Academic journal article Anglican Theological Review

A Prayer Book for the Twenty-First Century?

Academic journal article Anglican Theological Review

A Prayer Book for the Twenty-First Century?

Article excerpt

"... may be altered, abridged, enlarged, amended, or otherwise disposed of.. .

In 1996, Ruth Meyers edited A Prayer Book for the Twenty-first Century,2 a collection of essays for the Episcopal Church's "Liturgical Studies" series, published by Church Publishing. Leaps and Boundaries: The Prayer Book in the Twenty-first Century, edited by Paul Marshall and Lesley Northup,3 followed a year later. The contributions to these books suggest many reasons why a new prayer book might have been desired. For example, Marion Hatchett outlines a broad range of "unfinished business in prayer book revision,"4 and Neil Alexander considers "prayer book revision in light of yesterday's principles, today's questions, and tomorrows possibilities."5 Alexander also writes on "ritual patterns and the future shape of revision" in Christian initiation,6 while Paul Marshall juxtaposes his study of Christian initiation with the barb "trite rite,"7 Linda Moeller asks whether baptism is a "rite of inclusion or exclusion,"8 and Leonel Mitchell addresses the question "what shall we do about confirmation?"9-together amounting to four examinations of liturgical expressions that relate to what has often been called The Book of Common Prayers "baptismal ecclesiology." Later writers, such as James Turrell, for example, emphasizes the significance of the 1979 Book of Common Prayers approach to initiation when he suggests no less than that the prayer book makes "a stunning reversal of traditional Anglican thought"10 because it displaces the traditional role of confirmation in its affirmation that "Holy Baptism is full initiation by water and the Holy Spirit into Christs Body the Church."11 Louis Weil, who "has been a primary voice among Anglicans, particularly Episcopalians in the United States, in articulating the interface between the rites of initiation and the theology of the church,"12 expounds baptismal ecclesiology not only in terms of seeing "baptism as the defining sacrament of incorporation" into the church, but also as "an understanding of the church that defines Christian community in terms of the common ground that all the baptized members share," and, notably, as affirming "that the gifts of the Holy Spirit are given to all members so that ministry can be understood as shared by all of the people, whether lay or ordained."13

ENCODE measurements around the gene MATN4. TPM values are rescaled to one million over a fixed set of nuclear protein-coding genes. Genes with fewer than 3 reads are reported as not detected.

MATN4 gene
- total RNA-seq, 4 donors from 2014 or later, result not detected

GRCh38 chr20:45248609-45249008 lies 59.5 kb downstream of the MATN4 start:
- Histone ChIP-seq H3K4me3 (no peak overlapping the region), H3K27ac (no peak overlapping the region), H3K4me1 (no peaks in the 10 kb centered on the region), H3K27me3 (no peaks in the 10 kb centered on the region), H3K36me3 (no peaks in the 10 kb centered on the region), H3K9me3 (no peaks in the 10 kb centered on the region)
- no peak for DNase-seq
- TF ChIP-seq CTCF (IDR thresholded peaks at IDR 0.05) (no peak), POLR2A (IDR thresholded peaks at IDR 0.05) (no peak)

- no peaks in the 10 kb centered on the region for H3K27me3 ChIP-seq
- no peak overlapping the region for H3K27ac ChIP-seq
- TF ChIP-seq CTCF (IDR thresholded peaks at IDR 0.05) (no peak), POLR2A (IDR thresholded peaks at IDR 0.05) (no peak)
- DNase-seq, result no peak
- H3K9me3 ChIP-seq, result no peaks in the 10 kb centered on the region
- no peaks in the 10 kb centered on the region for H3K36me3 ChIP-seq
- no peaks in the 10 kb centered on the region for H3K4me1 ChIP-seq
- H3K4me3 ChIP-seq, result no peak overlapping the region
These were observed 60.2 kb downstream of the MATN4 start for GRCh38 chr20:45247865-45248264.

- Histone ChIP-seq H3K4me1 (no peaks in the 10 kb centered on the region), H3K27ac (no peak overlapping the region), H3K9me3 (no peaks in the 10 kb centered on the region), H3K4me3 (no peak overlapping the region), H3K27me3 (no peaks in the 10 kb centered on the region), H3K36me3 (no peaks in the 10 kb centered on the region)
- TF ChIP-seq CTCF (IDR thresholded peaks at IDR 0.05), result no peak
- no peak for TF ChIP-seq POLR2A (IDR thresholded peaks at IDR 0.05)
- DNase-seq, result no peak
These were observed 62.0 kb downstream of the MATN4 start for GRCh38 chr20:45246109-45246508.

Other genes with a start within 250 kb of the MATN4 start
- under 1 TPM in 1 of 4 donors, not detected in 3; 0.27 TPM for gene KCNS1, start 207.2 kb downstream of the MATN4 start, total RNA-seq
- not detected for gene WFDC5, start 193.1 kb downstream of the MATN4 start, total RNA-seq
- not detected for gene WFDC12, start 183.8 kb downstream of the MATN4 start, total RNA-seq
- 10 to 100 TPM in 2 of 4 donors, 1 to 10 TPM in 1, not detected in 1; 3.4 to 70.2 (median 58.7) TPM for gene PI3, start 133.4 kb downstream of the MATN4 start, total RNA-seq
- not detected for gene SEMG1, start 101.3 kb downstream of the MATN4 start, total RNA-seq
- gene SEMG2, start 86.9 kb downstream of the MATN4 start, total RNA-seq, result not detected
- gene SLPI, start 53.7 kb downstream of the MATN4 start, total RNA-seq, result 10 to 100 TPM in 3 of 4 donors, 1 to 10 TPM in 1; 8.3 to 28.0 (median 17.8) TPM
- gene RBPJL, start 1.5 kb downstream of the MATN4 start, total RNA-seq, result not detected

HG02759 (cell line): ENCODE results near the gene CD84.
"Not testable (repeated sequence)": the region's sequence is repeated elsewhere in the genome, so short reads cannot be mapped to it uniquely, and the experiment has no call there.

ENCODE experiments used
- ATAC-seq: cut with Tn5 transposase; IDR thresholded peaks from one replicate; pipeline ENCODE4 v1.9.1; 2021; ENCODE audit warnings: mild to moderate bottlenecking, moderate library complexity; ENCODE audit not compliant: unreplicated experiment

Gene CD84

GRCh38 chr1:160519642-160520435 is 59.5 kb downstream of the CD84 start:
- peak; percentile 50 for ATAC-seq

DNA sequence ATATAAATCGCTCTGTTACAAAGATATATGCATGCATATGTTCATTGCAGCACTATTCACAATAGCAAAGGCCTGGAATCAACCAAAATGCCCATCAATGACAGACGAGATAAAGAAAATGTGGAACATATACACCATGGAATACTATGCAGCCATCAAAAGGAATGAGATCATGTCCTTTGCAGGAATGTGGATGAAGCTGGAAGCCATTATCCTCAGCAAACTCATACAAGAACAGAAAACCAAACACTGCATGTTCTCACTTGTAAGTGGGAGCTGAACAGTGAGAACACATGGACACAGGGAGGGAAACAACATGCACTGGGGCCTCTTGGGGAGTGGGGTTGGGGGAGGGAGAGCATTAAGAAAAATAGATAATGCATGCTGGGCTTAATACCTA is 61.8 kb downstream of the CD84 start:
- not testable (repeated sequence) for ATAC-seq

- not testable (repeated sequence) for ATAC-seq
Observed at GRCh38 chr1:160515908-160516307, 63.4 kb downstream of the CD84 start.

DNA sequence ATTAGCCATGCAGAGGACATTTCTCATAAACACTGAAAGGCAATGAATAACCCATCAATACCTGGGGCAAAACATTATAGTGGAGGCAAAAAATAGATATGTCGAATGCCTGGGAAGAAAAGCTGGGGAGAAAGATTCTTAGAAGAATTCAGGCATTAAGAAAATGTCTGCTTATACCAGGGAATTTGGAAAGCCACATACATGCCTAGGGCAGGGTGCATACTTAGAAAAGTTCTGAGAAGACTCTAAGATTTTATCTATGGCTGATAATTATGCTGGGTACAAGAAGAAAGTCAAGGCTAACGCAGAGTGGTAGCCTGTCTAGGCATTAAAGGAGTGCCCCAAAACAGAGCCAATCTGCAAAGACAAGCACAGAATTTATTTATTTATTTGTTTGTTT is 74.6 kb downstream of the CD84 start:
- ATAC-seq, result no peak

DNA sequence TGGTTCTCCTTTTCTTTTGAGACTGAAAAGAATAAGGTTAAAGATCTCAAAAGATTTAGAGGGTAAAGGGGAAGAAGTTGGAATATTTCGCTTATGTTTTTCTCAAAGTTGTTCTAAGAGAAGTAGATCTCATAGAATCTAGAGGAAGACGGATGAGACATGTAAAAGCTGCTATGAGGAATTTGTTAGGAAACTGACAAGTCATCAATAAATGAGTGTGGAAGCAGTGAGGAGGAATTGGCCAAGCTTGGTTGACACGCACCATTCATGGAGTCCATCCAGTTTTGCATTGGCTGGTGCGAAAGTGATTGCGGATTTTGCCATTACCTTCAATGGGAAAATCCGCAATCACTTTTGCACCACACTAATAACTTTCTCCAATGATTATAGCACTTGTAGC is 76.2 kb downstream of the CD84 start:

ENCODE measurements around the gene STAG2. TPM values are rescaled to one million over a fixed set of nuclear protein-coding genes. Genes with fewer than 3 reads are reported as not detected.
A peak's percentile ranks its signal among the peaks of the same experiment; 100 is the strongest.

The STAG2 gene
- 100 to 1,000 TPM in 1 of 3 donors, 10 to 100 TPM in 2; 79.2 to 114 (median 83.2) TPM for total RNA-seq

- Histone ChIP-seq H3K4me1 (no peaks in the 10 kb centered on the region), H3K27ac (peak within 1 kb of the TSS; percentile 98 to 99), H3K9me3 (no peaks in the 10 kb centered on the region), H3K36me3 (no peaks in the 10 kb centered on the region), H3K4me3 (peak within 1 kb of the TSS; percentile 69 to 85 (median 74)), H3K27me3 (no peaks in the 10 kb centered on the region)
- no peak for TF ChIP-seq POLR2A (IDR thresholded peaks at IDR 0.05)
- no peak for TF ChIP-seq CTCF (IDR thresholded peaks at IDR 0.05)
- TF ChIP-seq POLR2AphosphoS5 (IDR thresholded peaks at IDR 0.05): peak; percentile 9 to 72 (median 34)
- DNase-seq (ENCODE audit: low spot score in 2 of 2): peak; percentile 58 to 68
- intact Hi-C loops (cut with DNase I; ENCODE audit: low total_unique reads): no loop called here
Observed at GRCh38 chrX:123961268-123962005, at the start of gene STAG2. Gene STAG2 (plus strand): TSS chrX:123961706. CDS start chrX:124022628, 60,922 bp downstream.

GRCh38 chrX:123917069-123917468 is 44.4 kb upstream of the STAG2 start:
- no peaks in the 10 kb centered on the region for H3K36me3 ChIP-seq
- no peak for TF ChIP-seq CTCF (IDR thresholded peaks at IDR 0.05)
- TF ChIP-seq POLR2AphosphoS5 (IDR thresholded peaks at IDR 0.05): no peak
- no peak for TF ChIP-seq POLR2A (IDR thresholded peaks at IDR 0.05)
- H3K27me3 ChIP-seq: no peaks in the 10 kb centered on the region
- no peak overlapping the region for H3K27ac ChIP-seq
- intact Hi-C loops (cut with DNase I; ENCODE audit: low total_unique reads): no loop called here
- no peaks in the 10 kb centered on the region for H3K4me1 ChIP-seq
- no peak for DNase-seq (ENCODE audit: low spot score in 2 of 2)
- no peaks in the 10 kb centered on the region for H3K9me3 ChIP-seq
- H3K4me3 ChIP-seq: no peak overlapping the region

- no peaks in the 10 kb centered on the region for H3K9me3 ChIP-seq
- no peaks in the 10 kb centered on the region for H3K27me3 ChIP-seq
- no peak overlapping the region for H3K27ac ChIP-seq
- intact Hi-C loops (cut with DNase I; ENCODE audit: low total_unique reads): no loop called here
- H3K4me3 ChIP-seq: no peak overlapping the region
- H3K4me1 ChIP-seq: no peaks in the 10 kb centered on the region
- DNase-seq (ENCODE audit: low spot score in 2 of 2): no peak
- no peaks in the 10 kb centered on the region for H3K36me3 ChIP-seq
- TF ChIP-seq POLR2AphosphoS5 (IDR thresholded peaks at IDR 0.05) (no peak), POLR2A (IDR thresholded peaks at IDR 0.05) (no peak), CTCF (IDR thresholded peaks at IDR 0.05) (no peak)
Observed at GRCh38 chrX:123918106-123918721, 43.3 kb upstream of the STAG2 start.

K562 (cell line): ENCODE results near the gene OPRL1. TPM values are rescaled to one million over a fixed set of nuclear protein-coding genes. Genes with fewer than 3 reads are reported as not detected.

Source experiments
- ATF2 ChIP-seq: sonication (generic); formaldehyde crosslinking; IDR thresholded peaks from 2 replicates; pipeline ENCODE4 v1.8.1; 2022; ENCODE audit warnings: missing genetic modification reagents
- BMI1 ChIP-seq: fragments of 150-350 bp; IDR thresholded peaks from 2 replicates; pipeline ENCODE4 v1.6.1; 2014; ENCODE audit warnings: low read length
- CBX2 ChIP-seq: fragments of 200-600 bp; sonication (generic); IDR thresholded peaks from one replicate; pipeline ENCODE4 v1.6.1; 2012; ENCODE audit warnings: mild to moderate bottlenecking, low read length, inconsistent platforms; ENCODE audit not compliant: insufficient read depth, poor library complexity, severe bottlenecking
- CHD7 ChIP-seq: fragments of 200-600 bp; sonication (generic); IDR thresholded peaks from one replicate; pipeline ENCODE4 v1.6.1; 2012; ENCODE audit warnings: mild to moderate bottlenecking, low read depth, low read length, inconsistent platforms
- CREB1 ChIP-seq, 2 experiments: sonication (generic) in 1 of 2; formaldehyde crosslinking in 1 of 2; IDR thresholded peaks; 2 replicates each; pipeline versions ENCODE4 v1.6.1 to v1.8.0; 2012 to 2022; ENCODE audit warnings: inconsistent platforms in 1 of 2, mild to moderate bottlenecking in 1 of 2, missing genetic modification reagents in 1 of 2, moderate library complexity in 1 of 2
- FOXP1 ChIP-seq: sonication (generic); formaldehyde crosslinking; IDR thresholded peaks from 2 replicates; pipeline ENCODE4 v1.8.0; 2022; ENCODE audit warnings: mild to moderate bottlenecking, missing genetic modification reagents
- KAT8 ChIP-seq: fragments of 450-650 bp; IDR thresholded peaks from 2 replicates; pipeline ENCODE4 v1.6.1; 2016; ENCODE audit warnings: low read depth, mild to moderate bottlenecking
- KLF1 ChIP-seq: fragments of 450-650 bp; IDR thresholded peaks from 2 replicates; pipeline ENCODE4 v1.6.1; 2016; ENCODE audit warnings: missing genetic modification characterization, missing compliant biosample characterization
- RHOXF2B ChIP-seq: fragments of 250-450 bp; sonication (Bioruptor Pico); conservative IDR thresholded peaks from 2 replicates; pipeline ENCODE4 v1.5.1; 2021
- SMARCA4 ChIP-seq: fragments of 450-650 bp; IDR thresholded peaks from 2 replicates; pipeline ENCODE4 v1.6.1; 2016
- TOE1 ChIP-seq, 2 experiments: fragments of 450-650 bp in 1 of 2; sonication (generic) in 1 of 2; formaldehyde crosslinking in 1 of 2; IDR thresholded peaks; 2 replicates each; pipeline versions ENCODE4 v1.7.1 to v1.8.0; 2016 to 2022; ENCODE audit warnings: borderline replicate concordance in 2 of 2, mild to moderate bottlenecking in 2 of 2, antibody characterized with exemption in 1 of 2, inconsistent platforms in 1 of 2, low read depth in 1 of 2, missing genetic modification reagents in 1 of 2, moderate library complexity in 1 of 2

Yet baptismal ecclesiology is not the only area scrutinized in the two anthologies dating from the end of the last millennium: Louis Weil himself offers his contribution on "scope and focus in eucharistie celebration,"14 William Seth Adams considers expansive language as "a matter of justice,"15 Clayton Morris contemplates "the future of liturgical text,"16 and perhaps most compellingly of all, Juan Oliver searches for "just praise" in his exploration of "prayer book revision and Hispanic/Latino Anglicanism."17

Ruth Meyers's book on prayer book revision also very helpfully indicates "some recent prayer books in the Anglican Communion,"18 so setting the Episcopal Church's 1979 Book of Common Prayer within a wider context in the Anglican family of churches, while Marion Hatchett's essay widens optics on the BCP by also noting many significant ecumenical developments within North America.19 Within and beyond the period between 1979 and 1997, notable liturgical revisions in the Anglican Communion include the Anglican Church of Canada's Book of Alternative Services (1985), the Anglican Church of Aotearoa, New Zealand, and Polynesia's A New Zealand Prayer Book (1989), the Anglican Church of the Province of Kenya's Our Modem Services (2002), and the whole series of books which now constitute the multivolume Common Worship series (1997 on) of the Church of England. Notable prayer books or liturgical directories emerging from North American churches include the United Methodist Church (U.S.A.)'s Book of Worship (1992), the Presbyterian Church (U.S.A.)'s Book of Common Order (1993), the United Church of Canada's Celebrate God's Presence (2000), and the Evangelical Lutheran Church in America's Evangelical Lutheran Worship (2006). …

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